The Trouble with Testing
With a nod to “The Trouble with Tribbles” this week I am reviewing testing strategies in the context of getting back to work and responding to a question I received on LinkedIn. Guidance on who should get tested (and in some cases who is eligible to get tested as we remain under-resourced in the United States) is complicated and varied based on where you live, your job role/function, symptoms and your relative risk.
So how do you assess testing strategies for your business, your employees, customers, and vendors? First off you need to understand the two main types of testing.
Molecular Diagnostic Test – which looks for markers of the virus or fragments of the virus to be present. You may hear this referred to as a polymerase chain reaction (PCR) test – which is one of the methods used to carry out the test. Depending on the design of the test and what fragment the test is looking for can give false-positive results (a positive result in someone who does not have COVID19) and false-negative results (a negative result in someone who does have COVID19).
Antibody Testing or Serological testing – which looks for antibodies produced by the body in response to the virus. This test also has false positives and false negatives, as well as the lack of specificity since the test, may detect antibodies to coronaviruses in general not specifically the SAR-CoV-2 virus. We also don’t know what level confers any immunity to an individual. There is much to consider when considering serological testing as you can see in these guidance notes from the NY Department of Health on the subject.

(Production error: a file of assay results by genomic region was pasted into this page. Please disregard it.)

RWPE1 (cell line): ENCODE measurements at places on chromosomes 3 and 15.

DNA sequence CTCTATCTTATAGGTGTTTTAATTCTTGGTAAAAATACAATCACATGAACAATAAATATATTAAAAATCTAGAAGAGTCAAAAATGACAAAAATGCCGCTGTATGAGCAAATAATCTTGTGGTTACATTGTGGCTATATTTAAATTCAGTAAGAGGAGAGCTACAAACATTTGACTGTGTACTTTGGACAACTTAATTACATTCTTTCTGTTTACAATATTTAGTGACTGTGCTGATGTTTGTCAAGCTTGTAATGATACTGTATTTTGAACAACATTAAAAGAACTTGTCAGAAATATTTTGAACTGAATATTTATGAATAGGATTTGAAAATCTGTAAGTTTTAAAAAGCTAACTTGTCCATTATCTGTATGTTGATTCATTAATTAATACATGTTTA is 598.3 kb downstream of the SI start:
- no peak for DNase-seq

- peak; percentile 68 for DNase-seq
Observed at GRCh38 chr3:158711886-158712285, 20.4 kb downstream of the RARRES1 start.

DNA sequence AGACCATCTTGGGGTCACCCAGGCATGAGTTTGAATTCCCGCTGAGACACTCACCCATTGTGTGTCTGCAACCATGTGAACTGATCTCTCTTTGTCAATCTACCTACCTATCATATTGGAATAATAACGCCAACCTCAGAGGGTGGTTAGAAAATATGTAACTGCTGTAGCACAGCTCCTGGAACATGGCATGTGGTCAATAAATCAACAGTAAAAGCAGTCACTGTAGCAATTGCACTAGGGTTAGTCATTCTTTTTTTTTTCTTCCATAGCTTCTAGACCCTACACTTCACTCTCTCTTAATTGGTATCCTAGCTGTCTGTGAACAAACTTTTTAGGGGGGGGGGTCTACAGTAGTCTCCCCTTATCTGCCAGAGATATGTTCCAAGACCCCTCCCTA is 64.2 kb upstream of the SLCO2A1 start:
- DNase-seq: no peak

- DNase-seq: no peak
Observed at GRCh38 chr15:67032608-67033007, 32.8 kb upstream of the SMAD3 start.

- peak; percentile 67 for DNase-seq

If you want to understand some of the complexity of test results and the sensitivity and specificity you can model test results and outcomes on various populations in this simulator here. We are seeing plenty of options emerge – this one from the CLEAR biometric ID company that has jumped into the space with a “Healthpass” solution. As of today this is a biometric identification of an individual combined with a health questionnaire and possibly a temperature reading which is a simple form of automation for allowing access and while it may comply with the minimum regulatory requirements does little more.
But what else do you need to think about? Some areas that are important to consider:
- How long the test can take, the error rates
- What are you testing for and why (is this more than personal info vs actionable info)
- Which test (Virus/PCR) and antibody
- Sensitivity and Specificity
- Exposure and risk of having the disease (likelihood of testing positive)
Then what do you do with the results from testing? Suffice to say – this is a complex area and we need to accelerate the #Incremental steps necessary to enable the faster transformation to allow individuals and business to not just survive but thrive in the changing world we inhabit.
Reach out to me at bit.ly/DrNickHelpMe if you’d like my help.
This article was originally published on the Dr. Nick – The Incrementalist blog and is republished here with permission.